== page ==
Almost three years ago I wrote my first ever blog-post: 'The Beginning'. It reads like I had conservatoire fairly sussed out, and on one level I did. In fact, I would like to congratulate my younger self on correctly identifying the people who were going to stick by me in those first few terrifying weeks - as we come to the end of this part of our training now they are some of my closest friends. However, whilst it seems I had intellectually grasped the concept of not comparing myself with others, it took a good two years to put that idea into practice.
My three years at Guildhall can very briefly be summed up as follows:
Year One - accidentally fall face-first into the School's thriving contemporary music scene. Make debut at Wigmore Hall, work with the Royal Opera, step in as a last minute replacement for someone on the Opera Course. Wonder why on earth anybody thinks I am talented enough to deserve any of these things.
Year Two - 6 months of illness. Lots of illness. A cough that never went away, leading to undiagnosed acid reflux, leading to voice loss (that I tried to pretend wasn't a problem), leading to a decision that I was the biggest waste of space the Guildhall School had ever seen. In April my fortunes turned around, when I finally let on that things were not OK in the voice department. Hats off to the School's student services, who had me seeing a vocal pathologist within days - he diagnosed my reflux and suggested that four cans of coca-cola a day might not be the best plan for the future. A few dietary changes and some Gaviscon, and I've been problem free for a year!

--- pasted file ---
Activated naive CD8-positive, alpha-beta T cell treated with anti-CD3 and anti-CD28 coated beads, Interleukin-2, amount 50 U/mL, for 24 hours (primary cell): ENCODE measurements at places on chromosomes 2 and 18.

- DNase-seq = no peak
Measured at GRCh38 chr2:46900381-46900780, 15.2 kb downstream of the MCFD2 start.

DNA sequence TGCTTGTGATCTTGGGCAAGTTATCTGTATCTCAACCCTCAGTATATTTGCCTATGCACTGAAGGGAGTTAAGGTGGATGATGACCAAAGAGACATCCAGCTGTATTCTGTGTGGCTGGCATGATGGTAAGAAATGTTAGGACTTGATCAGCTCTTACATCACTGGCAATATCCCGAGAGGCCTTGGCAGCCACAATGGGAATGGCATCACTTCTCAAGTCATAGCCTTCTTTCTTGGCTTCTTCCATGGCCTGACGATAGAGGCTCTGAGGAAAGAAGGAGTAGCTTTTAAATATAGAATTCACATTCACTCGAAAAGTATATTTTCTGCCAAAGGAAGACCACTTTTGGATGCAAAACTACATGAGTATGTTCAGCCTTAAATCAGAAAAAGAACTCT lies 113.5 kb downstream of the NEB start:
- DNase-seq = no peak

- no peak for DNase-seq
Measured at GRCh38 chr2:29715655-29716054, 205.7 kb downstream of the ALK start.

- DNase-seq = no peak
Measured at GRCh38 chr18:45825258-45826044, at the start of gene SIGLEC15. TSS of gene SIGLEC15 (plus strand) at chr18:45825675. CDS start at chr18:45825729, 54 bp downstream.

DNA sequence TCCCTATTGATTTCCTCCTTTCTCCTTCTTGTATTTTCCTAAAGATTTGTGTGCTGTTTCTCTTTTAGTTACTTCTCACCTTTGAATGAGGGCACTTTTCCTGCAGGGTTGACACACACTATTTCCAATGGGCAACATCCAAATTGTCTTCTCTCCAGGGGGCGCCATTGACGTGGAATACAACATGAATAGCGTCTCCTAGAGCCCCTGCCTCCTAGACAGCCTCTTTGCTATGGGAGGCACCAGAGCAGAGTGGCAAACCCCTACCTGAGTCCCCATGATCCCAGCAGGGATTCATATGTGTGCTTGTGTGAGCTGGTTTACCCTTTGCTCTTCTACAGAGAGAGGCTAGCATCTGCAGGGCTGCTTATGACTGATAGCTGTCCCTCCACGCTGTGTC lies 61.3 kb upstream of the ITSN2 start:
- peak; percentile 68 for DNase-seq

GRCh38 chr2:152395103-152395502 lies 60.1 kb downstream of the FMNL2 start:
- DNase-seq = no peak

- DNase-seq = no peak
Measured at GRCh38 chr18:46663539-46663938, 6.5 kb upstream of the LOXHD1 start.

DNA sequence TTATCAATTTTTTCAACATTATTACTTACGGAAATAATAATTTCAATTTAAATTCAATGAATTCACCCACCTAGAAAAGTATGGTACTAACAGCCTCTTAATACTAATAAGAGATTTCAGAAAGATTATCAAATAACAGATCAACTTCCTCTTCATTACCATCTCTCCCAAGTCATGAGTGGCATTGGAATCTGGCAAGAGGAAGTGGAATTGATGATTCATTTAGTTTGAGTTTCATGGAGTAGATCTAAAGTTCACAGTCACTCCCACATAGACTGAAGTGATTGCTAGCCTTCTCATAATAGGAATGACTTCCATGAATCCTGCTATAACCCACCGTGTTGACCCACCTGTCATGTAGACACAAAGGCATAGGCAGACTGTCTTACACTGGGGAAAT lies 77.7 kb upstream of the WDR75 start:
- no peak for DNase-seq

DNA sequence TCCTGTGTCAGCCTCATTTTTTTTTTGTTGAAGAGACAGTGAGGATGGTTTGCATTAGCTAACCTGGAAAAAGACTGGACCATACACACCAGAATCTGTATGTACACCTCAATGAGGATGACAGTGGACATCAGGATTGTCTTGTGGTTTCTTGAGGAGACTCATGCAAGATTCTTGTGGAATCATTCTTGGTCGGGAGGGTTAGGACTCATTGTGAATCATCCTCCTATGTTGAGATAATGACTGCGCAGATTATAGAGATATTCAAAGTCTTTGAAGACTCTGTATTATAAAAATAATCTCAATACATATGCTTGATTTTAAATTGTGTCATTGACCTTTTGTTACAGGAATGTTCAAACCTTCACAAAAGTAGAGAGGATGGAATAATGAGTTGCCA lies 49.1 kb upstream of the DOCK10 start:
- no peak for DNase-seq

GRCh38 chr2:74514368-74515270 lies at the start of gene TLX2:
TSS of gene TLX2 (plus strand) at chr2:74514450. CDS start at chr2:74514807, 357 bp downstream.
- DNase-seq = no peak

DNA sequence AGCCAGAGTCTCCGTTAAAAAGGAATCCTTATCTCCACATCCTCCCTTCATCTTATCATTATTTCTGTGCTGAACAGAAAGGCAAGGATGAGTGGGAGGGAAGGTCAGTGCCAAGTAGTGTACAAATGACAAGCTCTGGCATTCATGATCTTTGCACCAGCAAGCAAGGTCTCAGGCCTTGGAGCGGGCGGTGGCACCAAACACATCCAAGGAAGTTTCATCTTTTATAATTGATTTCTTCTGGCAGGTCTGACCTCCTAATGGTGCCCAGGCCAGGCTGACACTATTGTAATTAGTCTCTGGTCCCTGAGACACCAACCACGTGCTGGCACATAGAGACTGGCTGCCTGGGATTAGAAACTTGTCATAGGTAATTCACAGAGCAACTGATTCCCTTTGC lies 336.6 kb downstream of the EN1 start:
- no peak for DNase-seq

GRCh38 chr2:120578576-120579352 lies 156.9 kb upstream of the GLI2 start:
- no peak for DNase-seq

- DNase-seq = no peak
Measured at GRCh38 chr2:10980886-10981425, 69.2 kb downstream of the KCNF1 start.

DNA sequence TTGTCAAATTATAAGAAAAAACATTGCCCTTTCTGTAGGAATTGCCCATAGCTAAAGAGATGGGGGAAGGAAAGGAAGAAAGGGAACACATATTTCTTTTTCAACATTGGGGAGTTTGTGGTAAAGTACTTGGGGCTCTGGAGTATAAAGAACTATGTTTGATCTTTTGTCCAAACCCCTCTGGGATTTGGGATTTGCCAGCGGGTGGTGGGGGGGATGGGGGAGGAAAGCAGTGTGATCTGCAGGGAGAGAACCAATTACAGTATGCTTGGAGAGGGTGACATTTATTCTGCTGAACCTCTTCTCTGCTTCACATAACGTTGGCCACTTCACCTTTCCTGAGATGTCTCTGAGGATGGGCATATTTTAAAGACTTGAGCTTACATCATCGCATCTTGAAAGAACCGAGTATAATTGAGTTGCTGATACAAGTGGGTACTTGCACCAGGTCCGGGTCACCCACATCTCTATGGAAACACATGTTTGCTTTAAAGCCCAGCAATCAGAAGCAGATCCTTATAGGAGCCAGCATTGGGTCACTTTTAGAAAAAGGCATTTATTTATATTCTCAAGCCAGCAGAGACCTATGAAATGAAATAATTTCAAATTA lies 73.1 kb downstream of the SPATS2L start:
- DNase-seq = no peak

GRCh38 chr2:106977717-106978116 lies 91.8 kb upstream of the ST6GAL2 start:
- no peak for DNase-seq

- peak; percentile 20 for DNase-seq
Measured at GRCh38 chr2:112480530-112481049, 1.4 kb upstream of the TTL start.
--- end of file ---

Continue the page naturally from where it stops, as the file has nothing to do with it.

Year Three - health in check, I finally woke up to the fact that everyone at the Guildhall School was quite good at singing, and that I was part of 'everyone'. I landed my first professional opera gig with Birmingham Opera Company, and have had some opportunities since that I never, ever thought would be possible for 'someone like me'. Have come full circle to a point where I actually really like singing, with the added bonus of knowing that I'm quite good at it. Most of the time.
And so here I am, coming out the other end. Obviously there is still work to do (there always is) but I feel so lucky - for the wonderful teaching and the friends I have made - but also for having had a safe-space in which to struggle, and to learn more about how to look after myself. The last two years in particular have been a real journey of discovery into what it means to no-longer live in an eighteen-year-old's body: running has become my primary source of endorphins instead of chocolate, and I have discovered the art of an interesting salad.
I cannot wait to see what comes next, for myself but also for my peers who have taken this journey with me.
"It was the best of times, it was the worst of times, it was the age of wisdom, it was the age of foolishness, it was the epoch of belief, it was the epoch of incredulity, it was the season of Light, it was the season of Darkness, it was the spring of hope, it was the winter of despair, we had everything before us, we had nothing before us, we were all going direct to heaven, we were all going direct the other way."
(OK, this quote is a bit OTT, but nothing wrong with a bit of drama from time to time!)